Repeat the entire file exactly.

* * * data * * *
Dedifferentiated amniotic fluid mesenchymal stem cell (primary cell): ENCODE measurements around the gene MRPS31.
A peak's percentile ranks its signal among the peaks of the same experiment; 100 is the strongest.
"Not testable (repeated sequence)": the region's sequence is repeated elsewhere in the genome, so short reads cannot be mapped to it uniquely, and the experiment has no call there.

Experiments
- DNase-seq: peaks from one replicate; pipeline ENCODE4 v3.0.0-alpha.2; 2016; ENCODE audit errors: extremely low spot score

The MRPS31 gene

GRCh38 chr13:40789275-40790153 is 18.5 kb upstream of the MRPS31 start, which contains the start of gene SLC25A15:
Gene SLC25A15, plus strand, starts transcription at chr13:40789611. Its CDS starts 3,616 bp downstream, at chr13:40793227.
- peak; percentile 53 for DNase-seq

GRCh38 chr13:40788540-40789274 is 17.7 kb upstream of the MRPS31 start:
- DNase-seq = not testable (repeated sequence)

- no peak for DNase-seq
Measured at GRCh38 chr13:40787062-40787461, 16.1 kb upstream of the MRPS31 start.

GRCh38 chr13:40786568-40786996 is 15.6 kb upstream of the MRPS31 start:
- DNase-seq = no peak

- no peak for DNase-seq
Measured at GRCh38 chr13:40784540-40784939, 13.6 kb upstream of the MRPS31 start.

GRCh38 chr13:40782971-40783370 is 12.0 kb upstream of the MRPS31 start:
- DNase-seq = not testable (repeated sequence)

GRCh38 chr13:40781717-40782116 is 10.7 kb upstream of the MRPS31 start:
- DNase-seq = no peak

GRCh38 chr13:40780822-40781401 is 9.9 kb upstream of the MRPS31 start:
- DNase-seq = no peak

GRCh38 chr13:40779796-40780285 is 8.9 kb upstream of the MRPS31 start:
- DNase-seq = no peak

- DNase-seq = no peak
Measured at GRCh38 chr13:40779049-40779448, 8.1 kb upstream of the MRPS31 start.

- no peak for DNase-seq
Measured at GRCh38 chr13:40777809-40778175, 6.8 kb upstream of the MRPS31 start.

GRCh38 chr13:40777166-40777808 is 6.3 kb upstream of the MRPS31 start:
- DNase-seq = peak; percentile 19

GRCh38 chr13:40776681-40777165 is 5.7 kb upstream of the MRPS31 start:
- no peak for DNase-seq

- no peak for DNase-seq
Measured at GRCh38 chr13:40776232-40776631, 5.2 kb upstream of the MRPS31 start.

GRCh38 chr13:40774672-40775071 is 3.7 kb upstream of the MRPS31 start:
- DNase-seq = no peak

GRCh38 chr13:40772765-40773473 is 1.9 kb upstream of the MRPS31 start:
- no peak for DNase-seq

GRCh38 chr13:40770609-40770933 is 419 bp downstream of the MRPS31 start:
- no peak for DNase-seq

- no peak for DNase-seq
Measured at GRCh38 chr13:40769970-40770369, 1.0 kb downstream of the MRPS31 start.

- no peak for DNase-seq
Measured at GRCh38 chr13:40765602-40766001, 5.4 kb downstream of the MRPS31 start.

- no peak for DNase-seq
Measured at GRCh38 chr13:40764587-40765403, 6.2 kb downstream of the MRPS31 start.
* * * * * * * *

Dedifferentiated amniotic fluid mesenchymal stem cell (primary cell): ENCODE measurements around the gene MRPS31.
A peak's percentile ranks its signal among the peaks of the same experiment; 100 is the strongest.
"Not testable (repeated sequence)": the region's sequence is repeated elsewhere in the genome, so short reads cannot be mapped to it uniquely, and the experiment has no call there.

Experiments
- DNase-seq: peaks from one replicate; pipeline ENCODE4 v3.0.0-alpha.2; 2016; ENCODE audit errors: extremely low spot score

The MRPS31 gene

GRCh38 chr13:40789275-40790153 is 18.5 kb upstream of the MRPS31 start, which contains the start of gene SLC25A15:
Gene SLC25A15, plus strand, starts transcription at chr13:40789611. Its CDS starts 3,616 bp downstream, at chr13:40793227.
- peak; percentile 53 for DNase-seq

GRCh38 chr13:40788540-40789274 is 17.7 kb upstream of the MRPS31 start:
- DNase-seq = not testable (repeated sequence)

- no peak for DNase-seq
Measured at GRCh38 chr13:40787062-40787461, 16.1 kb upstream of the MRPS31 start.

GRCh38 chr13:40786568-40786996 is 15.6 kb upstream of the MRPS31 start:
- DNase-seq = no peak

- no peak for DNase-seq
Measured at GRCh38 chr13:40784540-40784939, 13.6 kb upstream of the MRPS31 start.

GRCh38 chr13:40782971-40783370 is 12.0 kb upstream of the MRPS31 start:
- DNase-seq = not testable (repeated sequence)

GRCh38 chr13:40781717-40782116 is 10.7 kb upstream of the MRPS31 start:
- DNase-seq = no peak

GRCh38 chr13:40780822-40781401 is 9.9 kb upstream of the MRPS31 start:
- DNase-seq = no peak

GRCh38 chr13:40779796-40780285 is 8.9 kb upstream of the MRPS31 start:
- DNase-seq = no peak

- DNase-seq = no peak
Measured at GRCh38 chr13:40779049-40779448, 8.1 kb upstream of the MRPS31 start.

- no peak for DNase-seq
Measured at GRCh38 chr13:40777809-40778175, 6.8 kb upstream of the MRPS31 start.

GRCh38 chr13:40777166-40777808 is 6.3 kb upstream of the MRPS31 start:
- DNase-seq = peak; percentile 19

GRCh38 chr13:40776681-40777165 is 5.7 kb upstream of the MRPS31 start:
- no peak for DNase-seq

- no peak for DNase-seq
Measured at GRCh38 chr13:40776232-40776631, 5.2 kb upstream of the MRPS31 start.

GRCh38 chr13:40774672-40775071 is 3.7 kb upstream of the MRPS31 start:
- DNase-seq = no peak

GRCh38 chr13:40772765-40773473 is 1.9 kb upstream of the MRPS31 start:
- no peak for DNase-seq

GRCh38 chr13:40770609-40770933 is 419 bp downstream of the MRPS31 start:
- no peak for DNase-seq

- no peak for DNase-seq
Measured at GRCh38 chr13:40769970-40770369, 1.0 kb downstream of the MRPS31 start.

- no peak for DNase-seq
Measured at GRCh38 chr13:40765602-40766001, 5.4 kb downstream of the MRPS31 start.

- no peak for DNase-seq
Measured at GRCh38 chr13:40764587-40765403, 6.2 kb downstream of the MRPS31 start.